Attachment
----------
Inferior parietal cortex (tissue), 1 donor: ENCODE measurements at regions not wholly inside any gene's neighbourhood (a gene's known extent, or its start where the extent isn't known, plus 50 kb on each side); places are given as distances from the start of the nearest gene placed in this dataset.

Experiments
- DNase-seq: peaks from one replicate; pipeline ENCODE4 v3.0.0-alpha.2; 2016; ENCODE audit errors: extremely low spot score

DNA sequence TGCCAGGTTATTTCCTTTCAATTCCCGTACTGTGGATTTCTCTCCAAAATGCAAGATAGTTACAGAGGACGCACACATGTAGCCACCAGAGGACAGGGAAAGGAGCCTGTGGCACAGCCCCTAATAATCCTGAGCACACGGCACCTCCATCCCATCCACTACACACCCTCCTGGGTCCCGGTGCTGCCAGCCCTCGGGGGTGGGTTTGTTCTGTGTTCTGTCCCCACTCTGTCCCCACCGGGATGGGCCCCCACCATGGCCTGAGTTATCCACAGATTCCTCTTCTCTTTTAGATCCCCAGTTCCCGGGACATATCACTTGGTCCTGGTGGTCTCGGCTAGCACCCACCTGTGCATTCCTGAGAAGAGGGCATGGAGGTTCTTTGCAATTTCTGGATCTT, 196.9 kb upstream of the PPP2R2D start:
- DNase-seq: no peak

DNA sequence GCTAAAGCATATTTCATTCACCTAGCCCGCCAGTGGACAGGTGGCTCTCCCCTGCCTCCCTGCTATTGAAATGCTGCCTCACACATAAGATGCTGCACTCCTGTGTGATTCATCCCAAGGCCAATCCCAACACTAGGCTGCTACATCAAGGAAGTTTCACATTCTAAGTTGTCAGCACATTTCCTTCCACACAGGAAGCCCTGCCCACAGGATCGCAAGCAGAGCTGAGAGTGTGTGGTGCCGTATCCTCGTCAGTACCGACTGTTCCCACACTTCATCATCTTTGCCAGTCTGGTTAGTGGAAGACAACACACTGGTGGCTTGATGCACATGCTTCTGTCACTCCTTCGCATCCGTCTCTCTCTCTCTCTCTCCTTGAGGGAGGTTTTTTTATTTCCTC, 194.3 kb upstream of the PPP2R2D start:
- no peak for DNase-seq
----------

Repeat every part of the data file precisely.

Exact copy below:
Inferior parietal cortex (tissue), 1 donor: ENCODE measurements at regions not wholly inside any gene's neighbourhood (a gene's known extent, or its start where the extent isn't known, plus 50 kb on each side); places are given as distances from the start of the nearest gene placed in this dataset.

Experiments
- DNase-seq: peaks from one replicate; pipeline ENCODE4 v3.0.0-alpha.2; 2016; ENCODE audit errors: extremely low spot score

DNA sequence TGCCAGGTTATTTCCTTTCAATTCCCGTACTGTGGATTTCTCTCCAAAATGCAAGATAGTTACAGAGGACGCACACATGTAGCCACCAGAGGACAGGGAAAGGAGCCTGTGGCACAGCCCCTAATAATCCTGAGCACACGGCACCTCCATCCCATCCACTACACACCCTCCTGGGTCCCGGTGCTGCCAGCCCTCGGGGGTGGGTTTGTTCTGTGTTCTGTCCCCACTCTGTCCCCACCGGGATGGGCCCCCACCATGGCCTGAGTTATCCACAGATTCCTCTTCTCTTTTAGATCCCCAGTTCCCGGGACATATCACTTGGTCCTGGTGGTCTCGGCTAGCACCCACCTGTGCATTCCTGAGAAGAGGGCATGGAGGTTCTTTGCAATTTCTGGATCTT, 196.9 kb upstream of the PPP2R2D start:
- DNase-seq: no peak

DNA sequence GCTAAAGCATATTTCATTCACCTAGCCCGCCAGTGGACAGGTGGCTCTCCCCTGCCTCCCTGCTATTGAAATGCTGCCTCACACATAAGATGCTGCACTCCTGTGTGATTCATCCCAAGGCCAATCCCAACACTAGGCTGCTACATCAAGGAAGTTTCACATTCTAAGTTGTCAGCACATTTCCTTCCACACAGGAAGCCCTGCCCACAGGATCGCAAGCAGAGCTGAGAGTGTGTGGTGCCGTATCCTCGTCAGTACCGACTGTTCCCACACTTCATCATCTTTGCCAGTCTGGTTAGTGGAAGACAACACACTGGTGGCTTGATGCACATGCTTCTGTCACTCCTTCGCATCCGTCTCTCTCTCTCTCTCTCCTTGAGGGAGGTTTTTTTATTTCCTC, 194.3 kb upstream of the PPP2R2D start:
- no peak for DNase-seq